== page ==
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Reflections on Israel's 76th Independence Day


Dear Friends,

As we approach Israel’s national days this week, memories of my childhood flood back, like the vivid image of passing through Jerusalem’s Jaffa gate to buy a Jerusalem bagel. Unlike the denser bagels found in America, these were airy, covered in sesame seeds, and wrapped in Arabic-printed newspapers. Growing up in Jerusalem meant encountering such unique scenes, from bagel sellers to self-proclaimed Messiahs.

As I reflect on these personal moments, I’m mindful of Israel’s context for thecommemorations. On Sunday evening, we honor fallen soldiers and victims of terror attacks, followed by Monday night’s celebration of Israel’s 76th Independence Day. This year, however, our jubilation is tempered by a sense of unease. Israel is embroiled in conflict, and tensions simmer within American Jewry.

Yet, this tension isn’t new; it’s woven into the fabric of these national observances. Each year, we grapple with the challenge of transitioning swiftly from mourning to celebration. But amidst the turmoil, we find solace in the recognition that our emotions needn’t bemutually exclusive.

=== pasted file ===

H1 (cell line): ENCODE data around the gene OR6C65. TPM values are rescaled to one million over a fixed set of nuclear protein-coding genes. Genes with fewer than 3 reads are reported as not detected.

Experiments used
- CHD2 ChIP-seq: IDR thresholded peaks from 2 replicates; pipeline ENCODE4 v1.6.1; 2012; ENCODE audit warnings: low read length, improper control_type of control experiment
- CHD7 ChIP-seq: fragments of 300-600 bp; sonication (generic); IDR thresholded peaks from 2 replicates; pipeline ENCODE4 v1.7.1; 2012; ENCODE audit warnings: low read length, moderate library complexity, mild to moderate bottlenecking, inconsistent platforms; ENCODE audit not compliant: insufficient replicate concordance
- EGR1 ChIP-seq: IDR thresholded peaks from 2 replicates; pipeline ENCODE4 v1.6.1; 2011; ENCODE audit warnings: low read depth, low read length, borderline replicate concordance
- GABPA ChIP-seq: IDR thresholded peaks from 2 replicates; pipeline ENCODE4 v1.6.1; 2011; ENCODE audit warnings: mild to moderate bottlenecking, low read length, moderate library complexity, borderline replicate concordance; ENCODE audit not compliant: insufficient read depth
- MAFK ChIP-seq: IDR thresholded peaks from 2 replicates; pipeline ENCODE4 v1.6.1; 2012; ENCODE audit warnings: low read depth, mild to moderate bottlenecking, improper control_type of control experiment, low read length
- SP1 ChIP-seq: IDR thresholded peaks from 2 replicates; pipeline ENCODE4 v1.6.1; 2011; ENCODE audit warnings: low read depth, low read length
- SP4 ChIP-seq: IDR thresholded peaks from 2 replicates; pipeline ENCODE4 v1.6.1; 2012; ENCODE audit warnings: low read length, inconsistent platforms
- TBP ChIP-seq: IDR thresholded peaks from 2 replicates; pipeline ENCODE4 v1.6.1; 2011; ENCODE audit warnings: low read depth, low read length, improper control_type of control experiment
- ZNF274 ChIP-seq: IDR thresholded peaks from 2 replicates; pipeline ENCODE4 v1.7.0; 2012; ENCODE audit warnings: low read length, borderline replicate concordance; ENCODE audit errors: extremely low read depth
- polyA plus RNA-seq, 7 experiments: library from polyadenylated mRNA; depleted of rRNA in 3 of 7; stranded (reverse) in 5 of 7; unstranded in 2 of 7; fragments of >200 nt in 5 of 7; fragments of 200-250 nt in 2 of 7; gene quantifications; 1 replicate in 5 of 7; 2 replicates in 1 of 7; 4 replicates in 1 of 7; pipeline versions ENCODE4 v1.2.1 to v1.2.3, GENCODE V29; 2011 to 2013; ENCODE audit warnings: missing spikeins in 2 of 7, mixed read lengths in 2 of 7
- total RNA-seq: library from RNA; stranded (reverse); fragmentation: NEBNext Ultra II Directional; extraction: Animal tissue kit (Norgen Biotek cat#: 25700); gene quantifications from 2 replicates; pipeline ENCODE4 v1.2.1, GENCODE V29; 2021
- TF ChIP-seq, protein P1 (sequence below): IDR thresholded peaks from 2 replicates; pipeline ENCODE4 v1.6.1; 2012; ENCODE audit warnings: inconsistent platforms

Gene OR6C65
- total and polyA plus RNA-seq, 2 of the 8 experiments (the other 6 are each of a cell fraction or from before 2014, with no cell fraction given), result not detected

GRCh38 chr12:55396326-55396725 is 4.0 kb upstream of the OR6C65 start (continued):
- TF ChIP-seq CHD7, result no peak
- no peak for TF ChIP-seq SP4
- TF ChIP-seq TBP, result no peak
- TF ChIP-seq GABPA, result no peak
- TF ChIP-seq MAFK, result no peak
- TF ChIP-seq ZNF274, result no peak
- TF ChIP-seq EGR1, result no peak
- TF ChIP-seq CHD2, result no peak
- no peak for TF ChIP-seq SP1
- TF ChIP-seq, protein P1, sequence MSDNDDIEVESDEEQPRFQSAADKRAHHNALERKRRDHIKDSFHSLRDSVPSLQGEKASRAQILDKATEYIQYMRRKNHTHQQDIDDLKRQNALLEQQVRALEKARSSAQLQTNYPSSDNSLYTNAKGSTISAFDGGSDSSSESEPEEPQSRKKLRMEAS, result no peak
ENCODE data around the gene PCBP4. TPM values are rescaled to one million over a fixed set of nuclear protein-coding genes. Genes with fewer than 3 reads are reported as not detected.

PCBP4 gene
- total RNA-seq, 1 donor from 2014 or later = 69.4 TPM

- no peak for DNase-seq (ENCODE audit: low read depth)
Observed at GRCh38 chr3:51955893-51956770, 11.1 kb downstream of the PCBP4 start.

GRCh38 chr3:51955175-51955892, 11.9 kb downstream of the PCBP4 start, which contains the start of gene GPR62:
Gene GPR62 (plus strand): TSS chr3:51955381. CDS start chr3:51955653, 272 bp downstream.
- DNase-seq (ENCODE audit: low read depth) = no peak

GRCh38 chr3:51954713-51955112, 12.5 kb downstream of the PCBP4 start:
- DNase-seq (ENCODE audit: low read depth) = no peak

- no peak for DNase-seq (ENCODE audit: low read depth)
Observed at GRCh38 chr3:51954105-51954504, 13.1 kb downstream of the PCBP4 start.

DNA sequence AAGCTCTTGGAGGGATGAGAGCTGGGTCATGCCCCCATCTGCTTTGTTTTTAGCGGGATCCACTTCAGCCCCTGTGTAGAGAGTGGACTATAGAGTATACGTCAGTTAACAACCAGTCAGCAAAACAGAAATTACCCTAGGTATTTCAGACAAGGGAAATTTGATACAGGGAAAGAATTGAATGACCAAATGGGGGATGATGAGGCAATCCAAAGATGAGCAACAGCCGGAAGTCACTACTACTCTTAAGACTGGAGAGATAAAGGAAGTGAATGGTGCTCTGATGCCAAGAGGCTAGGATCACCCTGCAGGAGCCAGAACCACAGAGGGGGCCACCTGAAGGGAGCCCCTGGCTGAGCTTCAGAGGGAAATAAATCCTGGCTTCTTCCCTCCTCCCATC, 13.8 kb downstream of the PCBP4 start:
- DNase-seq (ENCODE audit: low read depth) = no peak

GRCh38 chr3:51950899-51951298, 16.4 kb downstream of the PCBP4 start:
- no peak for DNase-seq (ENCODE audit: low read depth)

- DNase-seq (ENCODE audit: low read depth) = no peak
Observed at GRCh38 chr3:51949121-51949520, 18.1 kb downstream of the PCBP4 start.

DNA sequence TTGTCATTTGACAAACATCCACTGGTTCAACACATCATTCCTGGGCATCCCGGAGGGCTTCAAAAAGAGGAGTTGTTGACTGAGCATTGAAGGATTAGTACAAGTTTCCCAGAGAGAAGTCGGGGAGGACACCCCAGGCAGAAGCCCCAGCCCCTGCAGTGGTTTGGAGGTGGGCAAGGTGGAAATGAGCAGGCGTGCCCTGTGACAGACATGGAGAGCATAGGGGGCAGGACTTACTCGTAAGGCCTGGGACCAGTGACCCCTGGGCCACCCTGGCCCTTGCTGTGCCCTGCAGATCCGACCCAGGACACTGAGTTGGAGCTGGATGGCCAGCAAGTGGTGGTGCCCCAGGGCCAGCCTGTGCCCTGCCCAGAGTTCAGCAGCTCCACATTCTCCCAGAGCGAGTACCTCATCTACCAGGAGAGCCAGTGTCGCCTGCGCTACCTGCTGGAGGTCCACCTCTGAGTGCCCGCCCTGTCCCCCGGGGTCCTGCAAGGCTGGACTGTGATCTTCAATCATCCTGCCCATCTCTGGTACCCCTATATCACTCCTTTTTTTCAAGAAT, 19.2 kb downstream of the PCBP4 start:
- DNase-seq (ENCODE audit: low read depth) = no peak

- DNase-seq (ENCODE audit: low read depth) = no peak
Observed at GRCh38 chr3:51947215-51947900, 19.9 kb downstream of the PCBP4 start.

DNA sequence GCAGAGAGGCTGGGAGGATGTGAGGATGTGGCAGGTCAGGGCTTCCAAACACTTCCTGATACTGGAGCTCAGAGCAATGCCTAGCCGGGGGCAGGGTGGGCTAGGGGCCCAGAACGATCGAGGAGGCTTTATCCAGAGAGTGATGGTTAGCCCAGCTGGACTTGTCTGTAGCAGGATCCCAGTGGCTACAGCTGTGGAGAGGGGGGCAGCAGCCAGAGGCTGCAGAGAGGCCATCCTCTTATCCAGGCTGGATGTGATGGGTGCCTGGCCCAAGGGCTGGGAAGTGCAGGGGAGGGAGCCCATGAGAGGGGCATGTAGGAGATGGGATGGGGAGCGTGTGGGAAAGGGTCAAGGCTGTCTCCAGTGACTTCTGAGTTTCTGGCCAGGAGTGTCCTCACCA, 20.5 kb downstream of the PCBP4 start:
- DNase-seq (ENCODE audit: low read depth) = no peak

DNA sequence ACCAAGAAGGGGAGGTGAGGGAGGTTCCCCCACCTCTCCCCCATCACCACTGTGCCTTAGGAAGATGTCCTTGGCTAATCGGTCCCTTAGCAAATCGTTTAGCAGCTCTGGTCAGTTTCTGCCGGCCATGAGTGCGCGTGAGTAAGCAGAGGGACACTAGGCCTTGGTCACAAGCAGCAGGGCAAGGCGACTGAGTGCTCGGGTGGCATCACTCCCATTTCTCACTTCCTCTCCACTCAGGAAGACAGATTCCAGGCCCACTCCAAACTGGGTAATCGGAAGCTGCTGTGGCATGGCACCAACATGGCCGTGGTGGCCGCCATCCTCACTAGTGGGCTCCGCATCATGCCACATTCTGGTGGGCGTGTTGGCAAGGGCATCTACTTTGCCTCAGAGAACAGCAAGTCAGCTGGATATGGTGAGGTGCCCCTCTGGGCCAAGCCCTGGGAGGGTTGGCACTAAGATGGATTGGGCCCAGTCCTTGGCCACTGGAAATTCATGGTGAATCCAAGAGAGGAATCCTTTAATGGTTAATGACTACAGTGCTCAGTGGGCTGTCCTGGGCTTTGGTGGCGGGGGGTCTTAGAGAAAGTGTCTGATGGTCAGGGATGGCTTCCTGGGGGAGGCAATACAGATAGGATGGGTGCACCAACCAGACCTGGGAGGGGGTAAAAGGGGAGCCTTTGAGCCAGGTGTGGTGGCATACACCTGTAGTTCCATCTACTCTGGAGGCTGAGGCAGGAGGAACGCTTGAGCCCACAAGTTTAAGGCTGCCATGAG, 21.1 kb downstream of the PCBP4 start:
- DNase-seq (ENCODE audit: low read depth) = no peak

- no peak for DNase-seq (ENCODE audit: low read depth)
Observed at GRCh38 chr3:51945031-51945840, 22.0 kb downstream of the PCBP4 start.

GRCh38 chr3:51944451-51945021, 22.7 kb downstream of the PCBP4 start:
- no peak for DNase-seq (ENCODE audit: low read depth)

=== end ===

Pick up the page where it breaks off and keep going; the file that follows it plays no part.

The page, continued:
This year, our remembrance holds added weight. Not only do we remember soldiers who made the ultimate sacrifice for Israel, some of whom were the children of our friends or grew up in the US. But this year, we also remember hostages still held captive, their plight resonating deeply within our community. Here again is the juxtaposition, even as wegrieve, we strive to acknowledge Israel’s resilience and innovation, qualities deserving of celebration and praise.

In times like these, expressing gratitude may feel daunting. But we’re thankful for thejourney that brought us here—for the visionaries who dreamed of a Jewish homeland, for those who tirelessly defend Israel’s safety, and for the enduring bond between Jews and the land of Israel.

This profound connection is poetically captured by Adi Keissar, whose upcoming visit to the JCC promises inspiration. In her poem, “IF I FORGET THEE,” Keissar beautifully articulates her bond with Jerusalem, expressing a desire to etch the city onto her very being.

As we navigate these turbulent times, let us hold fast to hope. May the prophetic words of Isaiah—of nations laying down their swords—ring true in our lifetime. And may the joyous vision of Zion, free from sorrow and strife, become our reality.

Shabbat Shalom,

Rabbi Moriah SimonHazani